Thus, when all of these details are considered together, we get a consistent and complete picture of the time of these occurrences. Yet it reads like truthful testimony, each using slightly different wording, providing additional detail, seeming at first to be contradictory, but upon closer examination stating an accurate account.
If four witnesses had taken the stand in court and described an early-dawn occurrence as depicted here, it is difficult to imagine a more believable sequence of testimony. Had it been manufactured pursuant to some preconceived plot, it would have been much more uniform, but far less believable. The differences provide helpful details, and do not amount to contradictions or discrepancies in fact. On the contrary, they provide helpful and credible pieces of the overall picture. After reading and considering each of them, we get the confident conviction that we understand exactly what occurred.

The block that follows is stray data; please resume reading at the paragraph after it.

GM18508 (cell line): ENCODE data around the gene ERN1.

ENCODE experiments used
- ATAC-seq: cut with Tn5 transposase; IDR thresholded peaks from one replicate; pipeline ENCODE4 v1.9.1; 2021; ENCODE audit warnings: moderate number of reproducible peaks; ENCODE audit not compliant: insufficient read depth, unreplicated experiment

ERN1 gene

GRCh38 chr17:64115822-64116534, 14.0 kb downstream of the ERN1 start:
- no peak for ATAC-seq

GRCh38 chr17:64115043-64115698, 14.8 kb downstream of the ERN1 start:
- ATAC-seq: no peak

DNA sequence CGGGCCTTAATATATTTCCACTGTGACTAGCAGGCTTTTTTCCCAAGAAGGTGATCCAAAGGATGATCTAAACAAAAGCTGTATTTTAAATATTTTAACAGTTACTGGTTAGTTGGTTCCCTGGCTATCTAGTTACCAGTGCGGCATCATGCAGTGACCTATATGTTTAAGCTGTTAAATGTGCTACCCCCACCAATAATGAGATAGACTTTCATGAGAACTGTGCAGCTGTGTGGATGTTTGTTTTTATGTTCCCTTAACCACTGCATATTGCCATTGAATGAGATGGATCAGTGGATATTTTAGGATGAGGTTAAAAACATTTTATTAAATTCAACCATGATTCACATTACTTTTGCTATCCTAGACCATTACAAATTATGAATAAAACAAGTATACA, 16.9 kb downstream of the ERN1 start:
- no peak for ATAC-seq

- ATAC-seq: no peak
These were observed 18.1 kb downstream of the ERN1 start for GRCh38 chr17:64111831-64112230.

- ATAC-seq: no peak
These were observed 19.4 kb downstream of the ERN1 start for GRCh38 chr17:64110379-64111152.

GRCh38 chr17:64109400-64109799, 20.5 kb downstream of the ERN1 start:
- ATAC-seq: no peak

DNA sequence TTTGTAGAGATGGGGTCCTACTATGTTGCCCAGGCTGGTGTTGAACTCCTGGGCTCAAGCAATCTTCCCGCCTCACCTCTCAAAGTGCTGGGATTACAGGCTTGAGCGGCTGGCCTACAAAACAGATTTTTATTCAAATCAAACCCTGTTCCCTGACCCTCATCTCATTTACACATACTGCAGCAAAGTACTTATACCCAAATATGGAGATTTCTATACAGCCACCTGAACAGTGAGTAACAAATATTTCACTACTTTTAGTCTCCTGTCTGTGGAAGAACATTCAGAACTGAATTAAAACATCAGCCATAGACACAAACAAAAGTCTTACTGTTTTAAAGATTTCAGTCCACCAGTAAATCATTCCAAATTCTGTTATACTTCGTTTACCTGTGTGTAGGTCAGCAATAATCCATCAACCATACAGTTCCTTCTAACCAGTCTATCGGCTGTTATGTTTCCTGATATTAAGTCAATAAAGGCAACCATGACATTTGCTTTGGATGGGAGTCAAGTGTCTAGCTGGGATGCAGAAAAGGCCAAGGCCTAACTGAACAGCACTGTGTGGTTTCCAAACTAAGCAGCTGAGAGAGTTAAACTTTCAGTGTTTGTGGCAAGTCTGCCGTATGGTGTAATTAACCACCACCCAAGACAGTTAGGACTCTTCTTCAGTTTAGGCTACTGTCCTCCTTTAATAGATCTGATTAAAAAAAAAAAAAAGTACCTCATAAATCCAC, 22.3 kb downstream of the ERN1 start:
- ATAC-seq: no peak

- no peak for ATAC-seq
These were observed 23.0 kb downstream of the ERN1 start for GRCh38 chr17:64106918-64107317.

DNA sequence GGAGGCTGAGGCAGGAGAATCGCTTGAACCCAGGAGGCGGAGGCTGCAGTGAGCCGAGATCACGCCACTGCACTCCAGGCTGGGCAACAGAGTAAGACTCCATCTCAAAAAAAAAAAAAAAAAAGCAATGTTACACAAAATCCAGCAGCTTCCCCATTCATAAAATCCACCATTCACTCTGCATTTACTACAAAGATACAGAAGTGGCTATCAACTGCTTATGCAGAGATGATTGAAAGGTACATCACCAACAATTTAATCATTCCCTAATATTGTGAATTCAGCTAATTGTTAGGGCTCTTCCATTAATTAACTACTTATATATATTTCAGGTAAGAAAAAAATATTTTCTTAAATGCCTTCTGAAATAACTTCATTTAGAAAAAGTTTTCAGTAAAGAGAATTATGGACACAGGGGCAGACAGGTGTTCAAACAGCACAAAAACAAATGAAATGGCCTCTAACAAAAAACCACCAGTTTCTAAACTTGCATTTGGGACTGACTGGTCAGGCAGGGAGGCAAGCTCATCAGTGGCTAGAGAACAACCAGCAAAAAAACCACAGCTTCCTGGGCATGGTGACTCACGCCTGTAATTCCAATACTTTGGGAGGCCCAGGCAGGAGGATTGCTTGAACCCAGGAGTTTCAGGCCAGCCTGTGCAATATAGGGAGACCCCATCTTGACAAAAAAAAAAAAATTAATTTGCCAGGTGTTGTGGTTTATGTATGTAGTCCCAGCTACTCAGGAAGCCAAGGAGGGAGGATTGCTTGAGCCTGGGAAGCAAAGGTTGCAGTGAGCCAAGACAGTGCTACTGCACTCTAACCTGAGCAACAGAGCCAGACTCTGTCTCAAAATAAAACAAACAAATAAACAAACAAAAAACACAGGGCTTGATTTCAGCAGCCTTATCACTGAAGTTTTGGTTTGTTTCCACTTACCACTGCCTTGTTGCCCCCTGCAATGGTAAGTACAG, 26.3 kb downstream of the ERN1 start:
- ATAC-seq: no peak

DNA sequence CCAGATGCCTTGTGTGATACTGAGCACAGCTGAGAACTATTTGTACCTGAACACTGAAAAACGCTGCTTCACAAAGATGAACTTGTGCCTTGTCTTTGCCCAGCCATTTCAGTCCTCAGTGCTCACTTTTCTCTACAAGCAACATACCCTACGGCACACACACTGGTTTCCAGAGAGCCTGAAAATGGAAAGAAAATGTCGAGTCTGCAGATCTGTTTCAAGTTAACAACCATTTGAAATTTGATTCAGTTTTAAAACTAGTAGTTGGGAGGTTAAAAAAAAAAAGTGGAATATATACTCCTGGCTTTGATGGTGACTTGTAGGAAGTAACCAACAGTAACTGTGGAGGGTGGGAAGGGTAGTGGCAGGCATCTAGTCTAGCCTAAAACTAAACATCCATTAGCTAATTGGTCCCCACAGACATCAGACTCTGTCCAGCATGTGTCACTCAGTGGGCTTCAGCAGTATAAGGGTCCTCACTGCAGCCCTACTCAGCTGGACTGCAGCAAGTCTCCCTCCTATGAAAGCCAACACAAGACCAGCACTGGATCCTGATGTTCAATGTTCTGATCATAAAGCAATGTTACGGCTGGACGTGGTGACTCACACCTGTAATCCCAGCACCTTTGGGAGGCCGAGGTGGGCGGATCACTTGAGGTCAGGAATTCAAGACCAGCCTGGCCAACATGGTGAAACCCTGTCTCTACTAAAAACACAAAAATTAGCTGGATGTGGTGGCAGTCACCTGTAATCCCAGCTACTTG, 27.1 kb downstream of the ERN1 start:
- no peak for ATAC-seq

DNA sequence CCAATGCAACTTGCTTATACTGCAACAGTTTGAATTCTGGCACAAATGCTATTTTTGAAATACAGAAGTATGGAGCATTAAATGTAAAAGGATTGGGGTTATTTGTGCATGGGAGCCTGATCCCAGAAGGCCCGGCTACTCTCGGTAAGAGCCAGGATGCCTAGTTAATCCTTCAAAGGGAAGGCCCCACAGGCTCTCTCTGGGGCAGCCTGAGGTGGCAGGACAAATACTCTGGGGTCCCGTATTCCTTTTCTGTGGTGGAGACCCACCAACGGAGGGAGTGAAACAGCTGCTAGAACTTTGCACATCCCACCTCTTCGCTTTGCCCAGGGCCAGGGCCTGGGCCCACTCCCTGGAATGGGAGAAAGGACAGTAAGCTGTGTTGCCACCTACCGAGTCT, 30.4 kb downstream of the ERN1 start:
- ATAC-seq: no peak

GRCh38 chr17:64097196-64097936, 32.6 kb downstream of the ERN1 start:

There are a great many other details, which, if they are not truthful, are unexplainable. John tells us that, as between him and Peter, he arrived at the empty tomb first (John 20:4). Mark informs us that the women brought spices that they might “anoint him” (Mark 16:1), and Luke adds that the women brought spices which they themselves had prepared (Luke 24:1). Such details have the ring of truthfulness. Further, John advises us that he stooped and looked into the tomb (John 20:5). Mark actually provides details of the conversation the women had on their way to the tomb regarding who would roll away the stone (Mark 16:3). Luke offers the interesting detail that Peter ran to the tomb (Luke 24:12). Upon arrival, John tells us that he saw the linen cloths lying there (John 20:5), but Luke adds that Peter saw the linens by themselves (Luke 24:12). John agrees that Peter saw the linen cloths, but adds the telling fact that he saw a napkin separate from the cloths, “in a place by itself” (John 20:6-7). Why would such details be included if they were not true? Details provided in a witness’s testimony are marks of truthfulness, especially when they appear to serve no other purpose, because they end up establishing overall credibility of the narrative.